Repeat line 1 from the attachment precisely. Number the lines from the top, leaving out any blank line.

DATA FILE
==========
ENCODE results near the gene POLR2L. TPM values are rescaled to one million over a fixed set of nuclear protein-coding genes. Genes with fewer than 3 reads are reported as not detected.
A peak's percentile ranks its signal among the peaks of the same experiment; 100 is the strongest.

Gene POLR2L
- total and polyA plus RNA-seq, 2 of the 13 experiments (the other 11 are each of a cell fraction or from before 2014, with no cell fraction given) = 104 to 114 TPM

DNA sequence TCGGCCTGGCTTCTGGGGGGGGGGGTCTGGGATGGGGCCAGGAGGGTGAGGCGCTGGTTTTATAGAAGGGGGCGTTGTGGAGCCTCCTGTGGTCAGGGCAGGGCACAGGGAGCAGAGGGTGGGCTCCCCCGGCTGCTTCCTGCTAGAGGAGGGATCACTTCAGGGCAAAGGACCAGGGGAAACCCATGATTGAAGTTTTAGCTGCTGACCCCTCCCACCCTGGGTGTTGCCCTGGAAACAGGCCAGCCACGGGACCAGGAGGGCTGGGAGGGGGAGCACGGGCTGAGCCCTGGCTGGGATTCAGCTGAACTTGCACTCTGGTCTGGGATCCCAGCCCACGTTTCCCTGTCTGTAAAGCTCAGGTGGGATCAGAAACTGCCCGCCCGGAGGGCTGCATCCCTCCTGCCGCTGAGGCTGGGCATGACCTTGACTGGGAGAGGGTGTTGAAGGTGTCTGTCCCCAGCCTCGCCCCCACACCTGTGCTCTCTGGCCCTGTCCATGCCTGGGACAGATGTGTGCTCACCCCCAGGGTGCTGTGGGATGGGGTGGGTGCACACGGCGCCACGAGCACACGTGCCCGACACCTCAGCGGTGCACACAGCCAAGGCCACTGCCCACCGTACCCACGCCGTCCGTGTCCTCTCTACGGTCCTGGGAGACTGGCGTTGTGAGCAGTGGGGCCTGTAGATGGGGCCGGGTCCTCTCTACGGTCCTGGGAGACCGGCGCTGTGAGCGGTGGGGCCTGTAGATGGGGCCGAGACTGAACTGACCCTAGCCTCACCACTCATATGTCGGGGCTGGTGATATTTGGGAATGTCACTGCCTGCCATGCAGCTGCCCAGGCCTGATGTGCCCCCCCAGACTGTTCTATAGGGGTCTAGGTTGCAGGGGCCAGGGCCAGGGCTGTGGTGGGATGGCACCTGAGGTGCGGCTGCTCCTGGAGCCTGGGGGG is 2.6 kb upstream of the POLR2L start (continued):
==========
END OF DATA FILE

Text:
ENCODE results near the gene POLR2L. TPM values are rescaled to one million over a fixed set of nuclear protein-coding genes. Genes with fewer than 3 reads are reported as not detected.